The kitchen is the heart of a home. Still, it’s also filled with fire, thus symbolizing ‘fire attack the heart’. This can interfere with individuals’ luck in a home, causing health problems and instability. It would be wise to consider the Feng Shui house direction when placing your kitchen.
The kitchen can’t be at the front
The ancient Chinese considered the kitchen a source of wealth since that’s where the food is produced. The wealth of a family is a personal issue, and the kitchen should be placed at the back to avoid exposing the wealth of a home. Otherwise, it would leak away.
It can’t be outside
Placing your kitchen outside makes it hard for Qi of prosperity to gather. Other than wealth, this kind of setup can make it hard for a family reunion. Nevertheless, if such a kitchen is barely used, it would not be a problem.
Avoid specific northwest section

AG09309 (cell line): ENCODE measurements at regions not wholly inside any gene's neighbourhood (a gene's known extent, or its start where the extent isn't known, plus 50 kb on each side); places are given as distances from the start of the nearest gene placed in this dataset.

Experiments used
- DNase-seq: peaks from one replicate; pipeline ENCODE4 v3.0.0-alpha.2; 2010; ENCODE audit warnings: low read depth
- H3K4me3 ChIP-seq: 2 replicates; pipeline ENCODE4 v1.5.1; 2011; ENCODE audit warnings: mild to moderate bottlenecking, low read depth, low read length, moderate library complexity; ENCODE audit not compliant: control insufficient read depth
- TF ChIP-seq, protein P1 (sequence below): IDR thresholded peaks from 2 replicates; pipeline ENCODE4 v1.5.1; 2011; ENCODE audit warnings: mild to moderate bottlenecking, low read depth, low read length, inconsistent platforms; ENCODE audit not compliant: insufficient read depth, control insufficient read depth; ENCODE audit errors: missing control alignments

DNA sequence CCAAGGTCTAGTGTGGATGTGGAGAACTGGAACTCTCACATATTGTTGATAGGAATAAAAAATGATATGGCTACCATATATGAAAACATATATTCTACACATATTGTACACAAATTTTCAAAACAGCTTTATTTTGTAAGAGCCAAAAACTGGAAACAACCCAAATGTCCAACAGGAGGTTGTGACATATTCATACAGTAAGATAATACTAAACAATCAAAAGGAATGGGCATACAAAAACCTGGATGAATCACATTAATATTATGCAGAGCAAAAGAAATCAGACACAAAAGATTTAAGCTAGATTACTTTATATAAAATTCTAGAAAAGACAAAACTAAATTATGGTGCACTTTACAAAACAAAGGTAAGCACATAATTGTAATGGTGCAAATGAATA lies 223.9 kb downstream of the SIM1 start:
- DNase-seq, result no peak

Don’t place the stove between a compass direction of 300-330 degrees northwest since it correlates with the health of the masculine head of household and the women’s social relationships.
The restroom shouldn’t face the kitchen space
First things first, common sense should prevail. Restrooms, regardless of how clean they are, don’t sync with the kitchen space.
According to the Feng Shui guide, such an arrangement creates a conflict in energy. The restroom is a water element while the kitchen is a fire element, causing numerous life disruptions.
Other Feng Shui kitchen rules
- When planning out a Feng Shui kitchen layout, avoid a round shape instead of settling for a rectangular layout.
- When creating a Feng Shui kitchen design, ensure you don’t clash the fire and water elements (the stove and the sink.) this can be achieved if the sink and the stove are not directly facing or directly next to the other.
- If your laundry area is either beside or inside the kitchen, don’t pile up your dirty clothes.
- Your kitchen can’t be facing a toilet or below the upstairs washroom because waste and water interfere with the Qi.